Classical numerical methods for solving nonlinear equations (e.g., Newton iteration) are not suitable for solving the aforementioned equations because they yield only one root for a single initial guess. Naka et al. [10] proposed an interval Newton/generalized bisection method to help solve such nonlinear equations. Bistafa and Morrissey [11] proposed a new numerical method in which the eigenvalue problem is posed as one of homotopic continuation from a nonphysical reference configuration in which all eigenvalues are known and obvious. Du et al. [12] proposed using Fourier series to analyze the acoustic field in a rectangular cavity with general impedance boundary conditions, thereby transforming the problem of finding the characteristic root of a nonlinear transcendental equation into that of finding a standard matrix eigenvalue. However, the aforementioned approaches require the sound field to be rectangular. Instead, Xie et al. [13] proposed an approach based on a weak variational principle to study the sound field inside an acoustic enclosure whose walls have arbitrary inclinations and impedance conditions.

Finite element method is one of the widely used numerical analysis techniques. Because it can be applied to almost all the continuous medium problems or field problems, the finite element method has attracted great attention in various fields of physics including acoustics. Thanks to the advances in computer technology, the acoustic finite element method is nowadays widely used to solve the acoustic problems. Vorlander [16] investigated the concepts and uncertainties of computer simulations in room acoustics, and he believes that the reliability depends on the skills of choosing the correct input data of boundary conditions such as absorption and scattering. Aretz and Vorlander [17] investigates the influence of different boundary representations of porous absorbers on the simulated sound field in small rooms. They analyzed the sound field of a scale model room with a well-defined geometry through experimental measurements and finite element methods. Naka et al. [18] combined the geometric methods and finite element method to calculate the sound field in rooms with realistic impedance boundary conditions.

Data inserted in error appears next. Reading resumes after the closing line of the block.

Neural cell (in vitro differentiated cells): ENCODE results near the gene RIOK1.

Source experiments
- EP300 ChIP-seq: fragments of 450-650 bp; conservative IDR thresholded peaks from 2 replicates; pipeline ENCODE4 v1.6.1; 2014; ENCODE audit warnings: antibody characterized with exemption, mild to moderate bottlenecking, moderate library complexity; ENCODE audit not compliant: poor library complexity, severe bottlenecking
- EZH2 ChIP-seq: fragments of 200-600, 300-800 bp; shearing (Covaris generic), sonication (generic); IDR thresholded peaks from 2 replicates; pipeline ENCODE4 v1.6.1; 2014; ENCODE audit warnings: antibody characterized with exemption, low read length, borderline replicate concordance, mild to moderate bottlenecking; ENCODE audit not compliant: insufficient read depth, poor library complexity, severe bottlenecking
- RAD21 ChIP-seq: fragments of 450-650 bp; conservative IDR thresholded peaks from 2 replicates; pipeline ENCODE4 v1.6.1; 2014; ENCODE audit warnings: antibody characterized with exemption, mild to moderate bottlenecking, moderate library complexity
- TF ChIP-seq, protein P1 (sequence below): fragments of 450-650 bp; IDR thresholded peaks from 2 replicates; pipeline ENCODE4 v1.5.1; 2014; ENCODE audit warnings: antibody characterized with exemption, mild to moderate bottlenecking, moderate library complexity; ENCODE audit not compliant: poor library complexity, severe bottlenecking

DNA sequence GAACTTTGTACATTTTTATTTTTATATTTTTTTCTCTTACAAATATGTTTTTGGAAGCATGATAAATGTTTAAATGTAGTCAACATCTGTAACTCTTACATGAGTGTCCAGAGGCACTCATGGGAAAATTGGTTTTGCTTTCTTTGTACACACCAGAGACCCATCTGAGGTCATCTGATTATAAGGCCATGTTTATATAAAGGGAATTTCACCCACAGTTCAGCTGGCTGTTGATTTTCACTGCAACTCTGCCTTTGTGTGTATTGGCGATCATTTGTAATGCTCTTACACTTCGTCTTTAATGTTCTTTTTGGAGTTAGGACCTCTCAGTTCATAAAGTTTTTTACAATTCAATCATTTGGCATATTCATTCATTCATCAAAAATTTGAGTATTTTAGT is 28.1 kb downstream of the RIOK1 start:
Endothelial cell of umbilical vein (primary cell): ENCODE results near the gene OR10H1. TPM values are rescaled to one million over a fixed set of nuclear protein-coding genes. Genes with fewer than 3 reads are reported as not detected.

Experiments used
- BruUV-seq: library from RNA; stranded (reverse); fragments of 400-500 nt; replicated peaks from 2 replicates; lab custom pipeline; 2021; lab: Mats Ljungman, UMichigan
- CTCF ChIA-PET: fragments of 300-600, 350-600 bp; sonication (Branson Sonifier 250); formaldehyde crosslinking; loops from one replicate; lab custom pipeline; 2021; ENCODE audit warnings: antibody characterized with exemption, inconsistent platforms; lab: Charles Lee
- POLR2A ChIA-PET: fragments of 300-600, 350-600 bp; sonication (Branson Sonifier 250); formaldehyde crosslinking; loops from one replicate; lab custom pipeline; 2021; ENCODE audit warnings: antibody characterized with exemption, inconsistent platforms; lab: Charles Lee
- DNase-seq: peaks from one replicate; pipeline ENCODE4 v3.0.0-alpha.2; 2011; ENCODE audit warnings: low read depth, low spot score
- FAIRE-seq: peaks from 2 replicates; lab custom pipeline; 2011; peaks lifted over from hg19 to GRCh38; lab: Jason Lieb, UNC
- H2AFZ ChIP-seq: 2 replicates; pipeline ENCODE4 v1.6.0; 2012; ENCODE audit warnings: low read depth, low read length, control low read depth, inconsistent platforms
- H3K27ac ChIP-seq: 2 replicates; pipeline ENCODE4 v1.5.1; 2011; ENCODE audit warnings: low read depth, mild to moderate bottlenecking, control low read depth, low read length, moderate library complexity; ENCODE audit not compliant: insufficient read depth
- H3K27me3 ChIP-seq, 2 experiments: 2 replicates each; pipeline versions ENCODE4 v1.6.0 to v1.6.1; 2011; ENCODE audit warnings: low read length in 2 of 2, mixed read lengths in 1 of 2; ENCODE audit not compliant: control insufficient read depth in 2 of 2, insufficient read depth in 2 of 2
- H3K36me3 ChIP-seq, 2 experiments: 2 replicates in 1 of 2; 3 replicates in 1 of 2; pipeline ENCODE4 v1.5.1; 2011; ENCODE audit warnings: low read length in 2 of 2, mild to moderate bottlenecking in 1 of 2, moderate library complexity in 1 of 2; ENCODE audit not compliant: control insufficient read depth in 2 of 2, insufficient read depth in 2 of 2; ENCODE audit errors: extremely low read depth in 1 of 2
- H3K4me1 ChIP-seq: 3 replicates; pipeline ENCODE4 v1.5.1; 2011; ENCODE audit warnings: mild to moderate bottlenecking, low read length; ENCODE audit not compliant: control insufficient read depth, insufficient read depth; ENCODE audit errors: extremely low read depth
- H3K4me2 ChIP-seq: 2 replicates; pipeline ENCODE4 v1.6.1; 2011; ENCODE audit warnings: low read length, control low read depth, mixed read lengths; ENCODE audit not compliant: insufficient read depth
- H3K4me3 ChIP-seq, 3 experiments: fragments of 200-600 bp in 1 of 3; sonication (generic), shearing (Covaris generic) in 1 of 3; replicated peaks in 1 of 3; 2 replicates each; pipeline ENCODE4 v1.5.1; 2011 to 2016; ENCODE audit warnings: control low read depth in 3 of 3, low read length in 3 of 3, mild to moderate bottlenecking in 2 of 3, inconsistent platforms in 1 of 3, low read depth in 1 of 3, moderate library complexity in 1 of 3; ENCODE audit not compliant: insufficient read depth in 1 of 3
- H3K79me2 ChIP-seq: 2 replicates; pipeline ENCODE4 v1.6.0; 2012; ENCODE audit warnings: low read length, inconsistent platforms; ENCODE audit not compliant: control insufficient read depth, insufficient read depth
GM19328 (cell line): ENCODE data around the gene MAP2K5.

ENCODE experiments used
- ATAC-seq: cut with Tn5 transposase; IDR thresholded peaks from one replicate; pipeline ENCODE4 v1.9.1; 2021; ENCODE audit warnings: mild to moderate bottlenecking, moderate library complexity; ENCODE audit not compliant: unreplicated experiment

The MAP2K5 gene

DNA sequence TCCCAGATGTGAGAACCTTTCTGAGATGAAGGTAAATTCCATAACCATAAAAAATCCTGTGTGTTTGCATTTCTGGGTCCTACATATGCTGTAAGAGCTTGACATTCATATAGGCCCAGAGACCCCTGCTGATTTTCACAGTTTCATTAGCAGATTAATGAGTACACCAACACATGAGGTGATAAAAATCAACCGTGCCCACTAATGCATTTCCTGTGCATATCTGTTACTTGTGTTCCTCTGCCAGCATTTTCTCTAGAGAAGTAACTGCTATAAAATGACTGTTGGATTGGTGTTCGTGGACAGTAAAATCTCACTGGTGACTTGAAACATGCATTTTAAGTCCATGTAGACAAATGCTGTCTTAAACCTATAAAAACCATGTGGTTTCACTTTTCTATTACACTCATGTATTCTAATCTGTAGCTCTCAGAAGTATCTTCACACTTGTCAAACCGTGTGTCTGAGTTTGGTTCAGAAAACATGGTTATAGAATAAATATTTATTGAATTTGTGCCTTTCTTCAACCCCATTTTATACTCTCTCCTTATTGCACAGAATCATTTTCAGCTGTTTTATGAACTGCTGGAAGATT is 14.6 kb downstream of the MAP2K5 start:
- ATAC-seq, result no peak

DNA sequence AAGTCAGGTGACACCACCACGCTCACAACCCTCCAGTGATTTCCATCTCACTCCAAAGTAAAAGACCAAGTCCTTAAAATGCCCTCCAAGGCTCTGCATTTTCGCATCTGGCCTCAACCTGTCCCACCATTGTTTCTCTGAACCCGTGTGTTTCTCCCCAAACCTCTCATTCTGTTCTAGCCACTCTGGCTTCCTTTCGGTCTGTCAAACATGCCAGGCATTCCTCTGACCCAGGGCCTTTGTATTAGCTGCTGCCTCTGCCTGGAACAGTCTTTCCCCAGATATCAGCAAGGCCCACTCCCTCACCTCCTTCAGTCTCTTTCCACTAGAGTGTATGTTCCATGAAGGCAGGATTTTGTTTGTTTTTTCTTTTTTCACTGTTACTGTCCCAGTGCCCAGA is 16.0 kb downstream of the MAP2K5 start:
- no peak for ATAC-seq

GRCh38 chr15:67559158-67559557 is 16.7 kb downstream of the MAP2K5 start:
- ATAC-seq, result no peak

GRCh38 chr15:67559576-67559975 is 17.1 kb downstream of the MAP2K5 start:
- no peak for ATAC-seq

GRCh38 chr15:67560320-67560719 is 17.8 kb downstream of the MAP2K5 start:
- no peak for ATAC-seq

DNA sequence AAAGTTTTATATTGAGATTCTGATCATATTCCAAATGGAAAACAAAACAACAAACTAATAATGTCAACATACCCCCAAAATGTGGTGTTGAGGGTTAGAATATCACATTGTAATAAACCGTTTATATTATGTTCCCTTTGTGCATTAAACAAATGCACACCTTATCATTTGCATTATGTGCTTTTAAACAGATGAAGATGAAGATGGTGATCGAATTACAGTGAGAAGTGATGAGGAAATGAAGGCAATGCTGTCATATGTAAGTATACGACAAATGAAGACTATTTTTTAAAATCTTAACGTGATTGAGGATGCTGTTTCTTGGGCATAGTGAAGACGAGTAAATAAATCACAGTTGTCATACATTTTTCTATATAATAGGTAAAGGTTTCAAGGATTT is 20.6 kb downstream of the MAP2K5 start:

All the methods mentioned above require the room to have a regular shape. In the present paper, a method is presented for using acoustic software to calculate an impedance-boundary sound field. The advantages of this method are that it is not limited by the shape of the sound field during the calculation and the impedance value can be arbitrary. There is no specific requirement for the material of the tank wall. As long as the parameters of the material are known, the sound field prediction can be performed using this method. This method uses the principle of a standing-wave tube (SWT) to measure the acoustic impedance of materials, and a virtual SWT is established in software to obtain the impedance value at the boundary of the sound field. With the obtained impedance value, the sound field in a water tank with the same impedance boundaries can be calculated. We use the method proposed herein to calculate the sound field due to a point source in a glass water tank. By comparing the numerical results with experimental results, we verify the accuracy of the method. We then calculate and compare the sound fields in a large nonanechoic pool with different impedance values and analyze how the boundary impedance values influence the sound field.

A rectangular enclosed space of dimensions and the associated coordinate system are shown in Figure 1. For an enclosed space with uniform impedance on each of its walls, the Helmholtz equation can be written aswhere is the driving wave number with frequency and is the speed of sound. The Helmholtz equation can be solved by separating the variables. Because the solutions in different directions have the same form, we take the x direction as the example here. The eigenfunction in the x direction can be written aswhere is the wave number in the x direction and A and B are constants. The boundary conditions in the x direction can be written aswhere is the outward normal unit vector on the walls, is the density of the medium, and is the impedance of the walls. Substituting equation (2) into equation (3) gives

Since equation (5) is nonlinear, there is no way to analyze the sound field problem in the enclosed space of the impedance boundary by analytical calculation. This problem can only be solved by numerical calculation.

Although it is complicated to calculate a three-dimensional sound field with impedance boundaries, the sound field in an SWT with an impedance boundary at the end of the tube is easy to calculate. To verify the ability of the finite-element (FE) software Actran and to calculate a sound field with impedance boundaries, the sound field in an SWT with an impedance boundary at the end of the tube is calculated by the FE method and analytically.

As shown in Figure 4, the normalized results of the analytical and numerical calculations are consistent. Thus, the accuracy of using the FE software Actran to calculate a sound field with an impedance boundary is verified. 041b061a72